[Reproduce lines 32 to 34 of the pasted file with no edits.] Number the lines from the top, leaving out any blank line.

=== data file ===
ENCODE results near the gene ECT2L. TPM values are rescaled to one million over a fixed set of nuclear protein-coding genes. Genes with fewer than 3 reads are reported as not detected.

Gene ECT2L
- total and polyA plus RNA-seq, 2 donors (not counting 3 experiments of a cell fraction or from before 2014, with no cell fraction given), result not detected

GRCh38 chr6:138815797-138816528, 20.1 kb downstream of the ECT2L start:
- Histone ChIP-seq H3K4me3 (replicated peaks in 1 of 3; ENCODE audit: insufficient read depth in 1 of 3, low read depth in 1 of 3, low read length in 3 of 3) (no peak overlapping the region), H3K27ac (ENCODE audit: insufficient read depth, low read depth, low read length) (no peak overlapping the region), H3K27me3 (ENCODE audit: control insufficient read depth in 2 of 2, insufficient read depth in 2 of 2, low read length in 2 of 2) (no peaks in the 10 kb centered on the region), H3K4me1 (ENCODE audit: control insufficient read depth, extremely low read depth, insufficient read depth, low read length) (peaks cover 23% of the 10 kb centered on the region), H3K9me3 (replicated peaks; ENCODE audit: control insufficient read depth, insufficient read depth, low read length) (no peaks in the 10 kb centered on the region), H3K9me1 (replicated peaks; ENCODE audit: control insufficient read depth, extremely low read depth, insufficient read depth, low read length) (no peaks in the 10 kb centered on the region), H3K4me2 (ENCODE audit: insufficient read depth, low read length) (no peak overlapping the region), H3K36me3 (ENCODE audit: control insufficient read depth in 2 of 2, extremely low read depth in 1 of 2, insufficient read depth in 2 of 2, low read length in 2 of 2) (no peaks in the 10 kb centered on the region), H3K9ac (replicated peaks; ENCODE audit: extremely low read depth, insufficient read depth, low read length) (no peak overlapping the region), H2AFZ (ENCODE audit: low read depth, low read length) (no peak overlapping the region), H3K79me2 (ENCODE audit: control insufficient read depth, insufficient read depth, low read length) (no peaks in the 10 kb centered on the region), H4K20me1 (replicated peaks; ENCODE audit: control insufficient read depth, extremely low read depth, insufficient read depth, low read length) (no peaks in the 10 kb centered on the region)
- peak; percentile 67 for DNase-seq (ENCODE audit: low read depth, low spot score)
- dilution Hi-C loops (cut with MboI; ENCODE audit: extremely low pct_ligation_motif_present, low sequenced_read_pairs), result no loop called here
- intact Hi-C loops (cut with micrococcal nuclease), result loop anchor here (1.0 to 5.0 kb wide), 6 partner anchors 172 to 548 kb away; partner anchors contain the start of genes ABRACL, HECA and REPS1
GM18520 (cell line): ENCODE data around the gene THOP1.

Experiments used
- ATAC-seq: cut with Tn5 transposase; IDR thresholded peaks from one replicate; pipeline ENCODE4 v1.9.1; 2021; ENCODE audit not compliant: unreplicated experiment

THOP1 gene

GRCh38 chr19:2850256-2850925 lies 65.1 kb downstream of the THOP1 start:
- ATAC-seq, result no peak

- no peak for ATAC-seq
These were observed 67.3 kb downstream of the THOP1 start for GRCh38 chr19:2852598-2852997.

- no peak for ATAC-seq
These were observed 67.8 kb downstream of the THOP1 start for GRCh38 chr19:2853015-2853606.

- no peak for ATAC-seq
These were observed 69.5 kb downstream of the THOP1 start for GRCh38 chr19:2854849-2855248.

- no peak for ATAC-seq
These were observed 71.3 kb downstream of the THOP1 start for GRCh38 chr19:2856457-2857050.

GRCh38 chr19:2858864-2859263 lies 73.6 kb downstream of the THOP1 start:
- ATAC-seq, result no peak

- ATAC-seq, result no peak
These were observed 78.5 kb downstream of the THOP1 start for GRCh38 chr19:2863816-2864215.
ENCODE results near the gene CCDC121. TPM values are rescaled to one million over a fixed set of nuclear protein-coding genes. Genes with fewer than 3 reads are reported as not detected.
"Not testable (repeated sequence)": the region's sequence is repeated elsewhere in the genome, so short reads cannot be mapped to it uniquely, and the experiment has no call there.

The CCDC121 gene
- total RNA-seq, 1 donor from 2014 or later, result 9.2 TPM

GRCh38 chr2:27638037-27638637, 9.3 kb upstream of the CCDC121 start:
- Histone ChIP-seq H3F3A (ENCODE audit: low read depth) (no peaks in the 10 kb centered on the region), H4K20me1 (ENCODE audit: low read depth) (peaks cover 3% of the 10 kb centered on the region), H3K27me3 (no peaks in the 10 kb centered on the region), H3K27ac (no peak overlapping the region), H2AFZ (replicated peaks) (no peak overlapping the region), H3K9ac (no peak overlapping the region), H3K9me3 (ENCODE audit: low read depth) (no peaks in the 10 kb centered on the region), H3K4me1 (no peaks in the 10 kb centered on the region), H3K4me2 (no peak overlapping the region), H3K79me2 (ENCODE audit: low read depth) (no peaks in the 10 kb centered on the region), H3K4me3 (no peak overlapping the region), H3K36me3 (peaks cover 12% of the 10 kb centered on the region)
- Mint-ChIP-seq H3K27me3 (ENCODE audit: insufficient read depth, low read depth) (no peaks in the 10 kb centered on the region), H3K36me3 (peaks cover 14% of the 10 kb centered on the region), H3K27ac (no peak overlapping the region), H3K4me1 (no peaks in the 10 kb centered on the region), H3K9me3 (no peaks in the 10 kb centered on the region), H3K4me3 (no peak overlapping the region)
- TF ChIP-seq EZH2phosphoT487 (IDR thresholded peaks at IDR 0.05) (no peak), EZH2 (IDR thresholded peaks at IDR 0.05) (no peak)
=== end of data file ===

- Histone ChIP-seq H3F3A (ENCODE audit: low read depth) (no peaks in the 10 kb centered on the region), H4K20me1 (ENCODE audit: low read depth) (peaks cover 3% of the 10 kb centered on the region), H3K27me3 (no peaks in the 10 kb centered on the region), H3K27ac (no peak overlapping the region), H2AFZ (replicated peaks) (no peak overlapping the region), H3K9ac (no peak overlapping the region), H3K9me3 (ENCODE audit: low read depth) (no peaks in the 10 kb centered on the region), H3K4me1 (no peaks in the 10 kb centered on the region), H3K4me2 (no peak overlapping the region), H3K79me2 (ENCODE audit: low read depth) (no peaks in the 10 kb centered on the region), H3K4me3 (no peak overlapping the region), H3K36me3 (peaks cover 12% of the 10 kb centered on the region)
- Mint-ChIP-seq H3K27me3 (ENCODE audit: insufficient read depth, low read depth) (no peaks in the 10 kb centered on the region), H3K36me3 (peaks cover 14% of the 10 kb centered on the region), H3K27ac (no peak overlapping the region), H3K4me1 (no peaks in the 10 kb centered on the region), H3K9me3 (no peaks in the 10 kb centered on the region), H3K4me3 (no peak overlapping the region)
- TF ChIP-seq EZH2phosphoT487 (IDR thresholded peaks at IDR 0.05) (no peak), EZH2 (IDR thresholded peaks at IDR 0.05) (no peak)